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Tony Lane: A Concise History of Christian Thought

 

Tony Lane, A Concise History of Christian Thought, Revised Edition (Grand Rapids: Baker Academic, 2006), 336 pages, ISBN 9780801031595.

At least one book on the history of Christian thought belongs in every Christian library. If you have more, this concise history should be the one closest to the desk. Tony Lane, Professor of Historical Theology and Director of Research at London School of Theology, has produced a comprehensive introductory text that also functions well as a reference book. The text is reliable, well-written, and highly organized, although the book lacks an index for quick access to various aspects of Christian history. The reader is rewarded with introductions to more than one hundred major Christian thinkers, church councils, creeds, church confessions, and ecumenical documents. Those looking for a comprehensive text will find in this affordable book a valuable and informative addition to their library.

Lane’s history is divided into five parts: (1) The Church of the Fathers to AD 500, (2) The Eastern Tradition from AD 500, (3) The Medieval West (AD500-1500), (4) Reformation and Reaction (1500-1800), and (5) Christian Thought in the Modern World (1800 onwards). Each part begins with an introductory section, followed by the contribution of major thinkers of the period, and framed by various church councils. The persons are arranged historically rather than by the significance that may be attributed to their contribution (a principle frequently found in other histories of Christian thought). Thus, one finds Augustine near the end of the first part, his significance indicated not by an artificial positioning at the beginning of Church history but rather by the number of pages dedicated to his account. Only when this pattern is disrupted, for example at the location of the Catholic counter-reformation at the end of the Reformation section rather than in the middle, the account suffers in its ecumenical strength.

The strategic placement of church councils and confessional documents throughout the text should be of special interest to Pentecostals, who have often rejected creeds as distortions of the God-intended course of history. Lane highlights the development of each council, its important features and documents, as well as the problems and controversies that led to divisions in the East and the West. The result is a balanced look at the emergence of Christian doctrine from the Church as an enduring community of faith faced with the death of the original eyewitnesses, an unprecedented increase in members, numerous heterodox and even heretical interpretations of the gospel, as well as the expansion of the Christian community toward the ends of the earth.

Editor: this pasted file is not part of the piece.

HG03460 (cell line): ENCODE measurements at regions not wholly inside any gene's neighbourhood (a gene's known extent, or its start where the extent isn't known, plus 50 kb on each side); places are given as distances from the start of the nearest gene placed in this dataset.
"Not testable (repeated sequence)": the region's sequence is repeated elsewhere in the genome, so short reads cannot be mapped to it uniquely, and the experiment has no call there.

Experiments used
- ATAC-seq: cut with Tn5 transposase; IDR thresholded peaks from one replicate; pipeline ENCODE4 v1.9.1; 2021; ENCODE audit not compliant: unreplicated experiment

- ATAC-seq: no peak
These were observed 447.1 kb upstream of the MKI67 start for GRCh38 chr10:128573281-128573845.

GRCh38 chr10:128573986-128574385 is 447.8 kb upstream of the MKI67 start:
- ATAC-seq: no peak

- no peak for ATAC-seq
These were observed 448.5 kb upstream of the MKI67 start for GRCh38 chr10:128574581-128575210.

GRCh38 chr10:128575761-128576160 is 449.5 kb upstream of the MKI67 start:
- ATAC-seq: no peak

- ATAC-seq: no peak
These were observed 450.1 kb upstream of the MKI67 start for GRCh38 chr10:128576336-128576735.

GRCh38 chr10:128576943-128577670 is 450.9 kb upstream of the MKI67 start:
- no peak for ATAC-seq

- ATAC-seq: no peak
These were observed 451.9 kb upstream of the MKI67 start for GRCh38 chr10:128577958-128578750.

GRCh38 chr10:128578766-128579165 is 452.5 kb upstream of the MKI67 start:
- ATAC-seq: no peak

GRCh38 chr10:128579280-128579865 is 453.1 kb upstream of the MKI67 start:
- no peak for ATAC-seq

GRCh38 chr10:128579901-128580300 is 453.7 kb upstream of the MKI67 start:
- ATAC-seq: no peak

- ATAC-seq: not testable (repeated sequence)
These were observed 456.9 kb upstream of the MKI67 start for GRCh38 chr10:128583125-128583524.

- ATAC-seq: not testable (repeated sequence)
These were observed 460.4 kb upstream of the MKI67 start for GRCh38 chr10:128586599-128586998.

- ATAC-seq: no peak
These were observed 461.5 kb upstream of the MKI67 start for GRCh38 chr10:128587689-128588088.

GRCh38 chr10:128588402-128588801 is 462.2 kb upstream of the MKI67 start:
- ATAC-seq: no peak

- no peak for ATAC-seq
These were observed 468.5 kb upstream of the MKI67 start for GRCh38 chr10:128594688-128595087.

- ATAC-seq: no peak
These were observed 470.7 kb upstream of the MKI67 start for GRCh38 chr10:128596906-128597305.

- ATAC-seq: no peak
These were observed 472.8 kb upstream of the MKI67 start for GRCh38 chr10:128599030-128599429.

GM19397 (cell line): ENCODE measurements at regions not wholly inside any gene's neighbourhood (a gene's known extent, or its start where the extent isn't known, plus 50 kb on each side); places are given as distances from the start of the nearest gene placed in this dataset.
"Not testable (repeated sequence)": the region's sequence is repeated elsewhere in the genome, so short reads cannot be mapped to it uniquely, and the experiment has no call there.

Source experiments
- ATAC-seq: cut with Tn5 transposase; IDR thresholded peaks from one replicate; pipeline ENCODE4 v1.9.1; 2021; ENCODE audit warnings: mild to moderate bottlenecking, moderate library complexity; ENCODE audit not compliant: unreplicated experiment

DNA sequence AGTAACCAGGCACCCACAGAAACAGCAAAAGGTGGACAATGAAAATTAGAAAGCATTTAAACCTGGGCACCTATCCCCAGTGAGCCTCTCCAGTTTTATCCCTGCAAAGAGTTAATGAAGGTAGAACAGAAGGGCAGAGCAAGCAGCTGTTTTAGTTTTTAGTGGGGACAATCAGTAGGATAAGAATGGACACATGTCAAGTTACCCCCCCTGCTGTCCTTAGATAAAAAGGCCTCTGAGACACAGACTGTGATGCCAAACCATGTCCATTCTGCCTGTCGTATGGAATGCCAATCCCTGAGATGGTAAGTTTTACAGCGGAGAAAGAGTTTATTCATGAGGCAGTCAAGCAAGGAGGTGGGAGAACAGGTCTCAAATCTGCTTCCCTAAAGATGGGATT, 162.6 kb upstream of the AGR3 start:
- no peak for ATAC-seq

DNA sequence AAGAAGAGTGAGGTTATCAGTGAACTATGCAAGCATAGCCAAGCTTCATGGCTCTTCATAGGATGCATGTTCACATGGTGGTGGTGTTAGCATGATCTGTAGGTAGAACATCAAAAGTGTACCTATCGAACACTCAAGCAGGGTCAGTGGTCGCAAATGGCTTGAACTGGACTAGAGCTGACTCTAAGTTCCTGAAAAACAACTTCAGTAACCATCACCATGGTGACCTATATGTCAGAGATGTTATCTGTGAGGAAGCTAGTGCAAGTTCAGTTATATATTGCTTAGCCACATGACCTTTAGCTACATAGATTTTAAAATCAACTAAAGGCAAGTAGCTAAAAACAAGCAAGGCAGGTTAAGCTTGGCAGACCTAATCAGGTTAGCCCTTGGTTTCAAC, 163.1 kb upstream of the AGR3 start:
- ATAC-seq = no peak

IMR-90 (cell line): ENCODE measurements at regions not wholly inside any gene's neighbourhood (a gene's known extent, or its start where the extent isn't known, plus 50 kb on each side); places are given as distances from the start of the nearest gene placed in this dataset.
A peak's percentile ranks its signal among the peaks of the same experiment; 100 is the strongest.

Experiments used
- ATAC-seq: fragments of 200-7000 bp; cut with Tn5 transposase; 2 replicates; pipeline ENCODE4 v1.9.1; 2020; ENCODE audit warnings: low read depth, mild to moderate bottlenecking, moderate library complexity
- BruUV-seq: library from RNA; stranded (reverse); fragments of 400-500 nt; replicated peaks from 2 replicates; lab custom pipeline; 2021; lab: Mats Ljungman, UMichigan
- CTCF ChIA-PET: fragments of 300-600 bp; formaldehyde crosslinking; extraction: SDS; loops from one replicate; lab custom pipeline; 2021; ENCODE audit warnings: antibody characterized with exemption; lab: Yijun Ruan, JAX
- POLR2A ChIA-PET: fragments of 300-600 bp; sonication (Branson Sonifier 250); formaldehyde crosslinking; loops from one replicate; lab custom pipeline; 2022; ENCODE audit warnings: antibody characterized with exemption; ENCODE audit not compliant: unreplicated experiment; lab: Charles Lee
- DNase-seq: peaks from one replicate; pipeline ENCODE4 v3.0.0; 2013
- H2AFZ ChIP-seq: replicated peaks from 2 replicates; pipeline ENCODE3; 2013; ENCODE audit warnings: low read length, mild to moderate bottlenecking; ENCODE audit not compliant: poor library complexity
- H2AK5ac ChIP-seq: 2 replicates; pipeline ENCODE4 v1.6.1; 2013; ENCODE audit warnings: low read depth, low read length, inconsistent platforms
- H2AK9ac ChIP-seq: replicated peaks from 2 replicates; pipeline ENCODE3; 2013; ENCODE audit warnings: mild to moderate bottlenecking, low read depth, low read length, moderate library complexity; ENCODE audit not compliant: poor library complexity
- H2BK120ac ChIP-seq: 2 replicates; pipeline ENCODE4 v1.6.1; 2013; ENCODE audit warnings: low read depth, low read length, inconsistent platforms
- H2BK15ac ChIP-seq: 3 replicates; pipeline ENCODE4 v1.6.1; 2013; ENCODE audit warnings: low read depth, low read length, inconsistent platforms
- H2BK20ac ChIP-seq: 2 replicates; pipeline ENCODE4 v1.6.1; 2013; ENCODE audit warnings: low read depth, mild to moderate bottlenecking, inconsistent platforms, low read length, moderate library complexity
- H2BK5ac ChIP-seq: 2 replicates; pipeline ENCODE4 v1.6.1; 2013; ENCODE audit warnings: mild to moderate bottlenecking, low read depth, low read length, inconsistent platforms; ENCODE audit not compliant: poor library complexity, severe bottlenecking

The final section of the book on the modern period is also the longest section. Lane introduces the reader to the adherents of modern Liberalism, Evangelicalism, the New Orthodoxy, Roman Catholicism, the Ecumenical Movement, and other developments. The collection is concise, as the title of the book claims, and certainly one of the most relevant to many readers. What Lane misses, however, is a more deliberate account of the movement of Christian thought since the middle of the twentieth century away from the West toward the East and the Southern hemisphere. Minority theologies still occupy a marginal place in this otherwise excellent work. The informed reader should supplement this text with more globally informed and marginally sensitive works written in recent years especially by Pentecostal scholars.

Reviewed by Wolfgang Vondey

 

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Category: In Depth, Winter 2008

About the Author: Wolfgang Vondey, Ph.D. (Marquette University) and M.Div. (Church of God Theological Seminary), is Reader in Contemporary Christianity and Pentecostal Studies at the University of Birmingham, UK. He is an ordained minister with the Church of God (Cleveland, TN). His research focuses on ecclesiology, pneumatology, theological method, and the intersection of theology and science.

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